Lift the lid on PGP

PGP, it’s a Pretty Good Story!

Tue, 15 Feb 2022

We lift the lid on PGP Encryption to reveal a fascinating origin story.
 

Encryption and cryptography go back a long way, with their history usually associated with military applications. The first encryption stories to really catch the public imagination were probably those about the German Enigma machine, and how Alan Turing and others contributed to the Allied victory of World War II by cracking its secrets.

Mainstream civilian use is a much more recent phenomenon. First developed in 1991 by Phil Zimmerman, PGP (Pretty Good Privacy) has played a leading role in making sophisticated encryption available to the masses.

Thirty years seems a lifetime in Internet years, but PGP is no dinosaur. It remains as popular as ever. Perhaps more than ever, based on the demand we’ve had for incorporating PGP into our EFT Processing module for Sage 300.

That’s why we’ve recently added PGP Encryption of Bank Files to our Extender Marketplace, making it available on request to our large EFT Processing user base.

Fun Facts from PGP’s History

I had a rudimentary knowledge of how PGP works, having first used it for secure file transfers about 20 years ago, but knew pretty much nothing about its history. As soon as I dipped into its Wikipedia entry I discovered the story was far more interesting than I’d expected.

I think it’s a tale worth sharing, so here are some of the gems that caught my attention.

  • What’s in a name? The name "Pretty Good Privacy" was inspired by a grocery store, "Ralph's Pretty Good Grocery", featured in radio host Garrison Keillor's fictional town, Lake Wobegon.
     
  • Peaceful Beginnings: PGP was initially uploaded to the Internet via a Usenet newsgroup on Peacenet, an ISP that specialized in grassroots political organizations. Zimmerman, an anti-nuclear activist, wanted like-minded people to have access to secure communications about sensitive topics.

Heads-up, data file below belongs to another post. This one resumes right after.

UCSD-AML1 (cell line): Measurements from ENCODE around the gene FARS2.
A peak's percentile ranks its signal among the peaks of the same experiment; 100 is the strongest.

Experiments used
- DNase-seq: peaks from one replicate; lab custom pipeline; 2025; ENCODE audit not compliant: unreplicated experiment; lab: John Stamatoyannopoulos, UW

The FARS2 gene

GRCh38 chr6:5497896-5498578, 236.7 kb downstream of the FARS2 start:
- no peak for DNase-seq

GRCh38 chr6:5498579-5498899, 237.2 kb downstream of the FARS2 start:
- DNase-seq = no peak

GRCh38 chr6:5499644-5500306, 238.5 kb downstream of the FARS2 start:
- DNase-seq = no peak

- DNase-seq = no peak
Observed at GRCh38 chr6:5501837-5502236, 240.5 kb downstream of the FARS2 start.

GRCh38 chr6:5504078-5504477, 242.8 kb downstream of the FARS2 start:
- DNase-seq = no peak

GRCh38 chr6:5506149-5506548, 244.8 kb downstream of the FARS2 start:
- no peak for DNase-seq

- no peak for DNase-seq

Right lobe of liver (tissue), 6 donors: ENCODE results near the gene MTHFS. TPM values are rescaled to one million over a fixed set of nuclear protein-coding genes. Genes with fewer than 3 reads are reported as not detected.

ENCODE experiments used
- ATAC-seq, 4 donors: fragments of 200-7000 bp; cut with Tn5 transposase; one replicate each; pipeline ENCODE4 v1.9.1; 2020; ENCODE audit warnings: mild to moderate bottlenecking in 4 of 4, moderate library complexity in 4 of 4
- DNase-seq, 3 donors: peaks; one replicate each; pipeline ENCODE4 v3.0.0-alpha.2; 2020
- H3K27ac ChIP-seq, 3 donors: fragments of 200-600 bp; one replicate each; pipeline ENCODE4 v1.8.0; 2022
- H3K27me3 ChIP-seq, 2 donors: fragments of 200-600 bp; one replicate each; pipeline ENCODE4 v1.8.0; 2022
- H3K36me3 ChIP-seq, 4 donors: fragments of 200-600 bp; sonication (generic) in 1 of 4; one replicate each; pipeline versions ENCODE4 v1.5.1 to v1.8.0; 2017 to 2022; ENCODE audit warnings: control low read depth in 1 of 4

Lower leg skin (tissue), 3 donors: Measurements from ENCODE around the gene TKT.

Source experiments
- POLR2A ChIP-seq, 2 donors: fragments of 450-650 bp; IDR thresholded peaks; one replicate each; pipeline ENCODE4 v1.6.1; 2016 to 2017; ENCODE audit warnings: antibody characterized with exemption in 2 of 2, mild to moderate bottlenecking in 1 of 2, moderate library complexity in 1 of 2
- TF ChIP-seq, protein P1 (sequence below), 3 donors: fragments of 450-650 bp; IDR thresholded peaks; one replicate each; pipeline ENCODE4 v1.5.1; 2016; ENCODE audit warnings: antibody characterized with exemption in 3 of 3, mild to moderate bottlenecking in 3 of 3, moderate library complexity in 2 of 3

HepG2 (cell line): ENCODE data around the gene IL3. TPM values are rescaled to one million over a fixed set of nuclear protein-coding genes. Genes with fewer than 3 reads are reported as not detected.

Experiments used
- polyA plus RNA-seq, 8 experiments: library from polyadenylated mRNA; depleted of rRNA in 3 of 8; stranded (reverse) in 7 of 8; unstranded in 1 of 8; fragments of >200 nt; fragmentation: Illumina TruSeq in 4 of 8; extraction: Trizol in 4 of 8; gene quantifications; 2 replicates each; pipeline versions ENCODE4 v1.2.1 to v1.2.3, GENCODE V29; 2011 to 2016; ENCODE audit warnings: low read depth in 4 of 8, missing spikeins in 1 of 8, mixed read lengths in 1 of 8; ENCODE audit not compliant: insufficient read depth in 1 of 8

• Born Open Source: For that reason, no license fee was required for the non-commercial use of PGP, and from Day 1 the complete source code was included with all copies of PGP.
     
  • Only in America: The initial Usenet posting was tagged “US Only”, under the misapprehension that this would restrict its distribution to the USA, in order to comply with export regulations.
     
  • Peacenik turns Arms Exporter? He was wrong! “US Only” was just an advisory tag. 

Zimmerman soon found himself charged with "munitions export without a license", as cryptosystems designated high-strength were considered munitions!
 

  • Bedtime Reading: He made this law a bit of a laughing stock by publishing the source code in a hardcover book, freely available worldwide. (Software exports were restricted, but books were protected by the free speech provisions of the US 1st Amendment.) An enterprising software engineer could scan (or manually type in) each page, bypassing the software export laws.

A Happy Ending

The authorities eventually admitted defeat, deciding not to pursue the charges after several years. PGP was free to pursue its quest for world domination. US cryptography export regulations have since been substantially liberalized, so...

Rest easy. you should be able to use Orchid’s new PGP Encryption app without expecting a knock on the door.

 

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